A well-designed attic conversion can transform uncomfortably hot – and cold – sloped-wall rooms into appealing sleeping and living spaces.
Nancy and Dan Griffin of Minneapolis live in a traditional Tudor with cove ceilings and chopped-up rooms, but upstairs they’ve created a master suite that has open and uncluttered Asian-influenced spaces.
And Linda and Gerry Berglin’s remodeled attic in their Craftsman bungalow in Minneapolis feels like it was always part of the house, yet it features a luxurious bathroom, 10-foot ceilings and a closet as big as the kitchen.
“We’ve been getting a lot more inquiries about converting attics into usable space,” said Dan Hayes of Plekkenpol Builders in Bloomington, Minn. “Creating a bedroom and bathroom by far are the most popular.”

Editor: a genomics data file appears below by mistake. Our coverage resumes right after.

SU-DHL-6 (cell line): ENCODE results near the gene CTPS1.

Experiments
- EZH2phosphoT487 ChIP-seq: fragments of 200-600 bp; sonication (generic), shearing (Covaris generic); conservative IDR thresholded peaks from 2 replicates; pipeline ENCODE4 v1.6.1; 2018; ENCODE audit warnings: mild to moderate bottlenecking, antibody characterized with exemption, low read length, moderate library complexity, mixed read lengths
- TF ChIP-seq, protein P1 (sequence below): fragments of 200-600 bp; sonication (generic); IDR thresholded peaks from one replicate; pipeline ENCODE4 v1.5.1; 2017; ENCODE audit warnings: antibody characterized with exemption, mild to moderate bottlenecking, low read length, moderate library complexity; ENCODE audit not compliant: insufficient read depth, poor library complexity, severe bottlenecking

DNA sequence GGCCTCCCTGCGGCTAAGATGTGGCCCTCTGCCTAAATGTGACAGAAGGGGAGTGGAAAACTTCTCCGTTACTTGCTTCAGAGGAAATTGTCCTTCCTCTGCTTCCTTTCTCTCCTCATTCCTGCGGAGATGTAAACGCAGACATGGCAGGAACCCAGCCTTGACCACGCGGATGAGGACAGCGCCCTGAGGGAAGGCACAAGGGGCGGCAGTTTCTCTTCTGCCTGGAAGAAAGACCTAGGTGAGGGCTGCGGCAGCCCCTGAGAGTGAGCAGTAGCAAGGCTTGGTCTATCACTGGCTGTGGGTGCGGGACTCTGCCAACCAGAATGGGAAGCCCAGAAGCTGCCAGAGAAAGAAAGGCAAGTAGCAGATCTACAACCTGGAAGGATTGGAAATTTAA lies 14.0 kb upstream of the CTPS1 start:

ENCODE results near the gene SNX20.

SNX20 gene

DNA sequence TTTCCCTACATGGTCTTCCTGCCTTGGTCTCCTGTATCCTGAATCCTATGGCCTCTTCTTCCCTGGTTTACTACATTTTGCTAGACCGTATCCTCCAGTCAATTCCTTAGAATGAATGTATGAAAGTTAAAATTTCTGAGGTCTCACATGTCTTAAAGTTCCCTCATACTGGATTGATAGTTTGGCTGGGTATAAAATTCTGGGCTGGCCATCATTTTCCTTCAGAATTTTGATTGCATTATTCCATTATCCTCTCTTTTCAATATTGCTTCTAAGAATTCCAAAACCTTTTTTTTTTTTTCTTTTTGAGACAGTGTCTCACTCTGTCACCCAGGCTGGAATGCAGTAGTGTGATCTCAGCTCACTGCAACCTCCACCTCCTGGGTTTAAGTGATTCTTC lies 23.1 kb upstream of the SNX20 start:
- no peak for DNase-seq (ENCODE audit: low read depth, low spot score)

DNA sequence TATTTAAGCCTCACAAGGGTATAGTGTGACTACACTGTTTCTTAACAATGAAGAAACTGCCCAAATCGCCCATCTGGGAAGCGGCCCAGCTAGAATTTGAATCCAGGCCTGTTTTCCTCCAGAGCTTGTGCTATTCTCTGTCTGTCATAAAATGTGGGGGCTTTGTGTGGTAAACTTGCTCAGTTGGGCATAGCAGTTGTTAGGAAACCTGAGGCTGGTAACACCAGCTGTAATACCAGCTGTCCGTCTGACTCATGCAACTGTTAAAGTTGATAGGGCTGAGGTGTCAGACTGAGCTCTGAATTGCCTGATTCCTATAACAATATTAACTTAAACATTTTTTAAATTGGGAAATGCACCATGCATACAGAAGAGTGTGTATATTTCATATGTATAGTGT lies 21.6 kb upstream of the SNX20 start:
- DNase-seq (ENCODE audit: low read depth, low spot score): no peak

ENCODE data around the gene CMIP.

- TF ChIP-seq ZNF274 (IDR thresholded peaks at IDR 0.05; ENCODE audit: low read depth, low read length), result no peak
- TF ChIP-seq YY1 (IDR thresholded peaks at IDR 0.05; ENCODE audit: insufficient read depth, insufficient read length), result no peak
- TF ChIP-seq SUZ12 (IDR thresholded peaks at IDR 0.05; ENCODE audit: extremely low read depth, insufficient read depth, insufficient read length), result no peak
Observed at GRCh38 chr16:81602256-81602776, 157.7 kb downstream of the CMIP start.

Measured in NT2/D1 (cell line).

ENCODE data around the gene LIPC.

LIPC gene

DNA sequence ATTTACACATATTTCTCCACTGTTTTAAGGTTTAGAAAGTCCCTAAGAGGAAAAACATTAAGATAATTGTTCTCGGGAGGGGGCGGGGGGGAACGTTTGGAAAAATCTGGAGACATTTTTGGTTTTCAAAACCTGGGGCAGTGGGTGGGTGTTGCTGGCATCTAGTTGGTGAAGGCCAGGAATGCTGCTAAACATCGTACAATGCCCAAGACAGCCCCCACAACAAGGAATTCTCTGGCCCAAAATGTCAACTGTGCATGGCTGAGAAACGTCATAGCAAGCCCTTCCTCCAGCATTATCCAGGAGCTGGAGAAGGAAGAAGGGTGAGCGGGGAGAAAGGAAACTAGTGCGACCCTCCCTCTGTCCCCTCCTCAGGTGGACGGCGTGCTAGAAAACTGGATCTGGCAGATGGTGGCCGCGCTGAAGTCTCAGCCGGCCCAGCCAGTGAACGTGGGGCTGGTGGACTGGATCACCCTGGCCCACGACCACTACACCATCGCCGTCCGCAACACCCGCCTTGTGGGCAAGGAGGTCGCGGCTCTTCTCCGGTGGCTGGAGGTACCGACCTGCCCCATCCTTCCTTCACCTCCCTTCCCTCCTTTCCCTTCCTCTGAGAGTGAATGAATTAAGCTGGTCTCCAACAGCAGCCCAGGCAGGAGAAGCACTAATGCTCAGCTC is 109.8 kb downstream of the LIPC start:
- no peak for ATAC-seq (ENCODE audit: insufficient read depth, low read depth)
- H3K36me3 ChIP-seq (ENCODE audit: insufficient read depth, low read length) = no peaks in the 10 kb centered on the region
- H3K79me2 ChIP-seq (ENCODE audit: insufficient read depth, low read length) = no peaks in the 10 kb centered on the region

Many homeowners want to stay in their neighborhoods rather than move and are exploring ways to expand, said Hayes. They might not have yard space for an addition, so they’re heading upstairs.
“The appeal is you can create a nice getaway with its own modern bathroom and big walk-in closet,” said Hayes. “Typical old-house closets are only 3 by 3 feet.”
Here’s an inside look at two attic conversions.
“But we wanted to make use of the raw space we already had,” added Linda.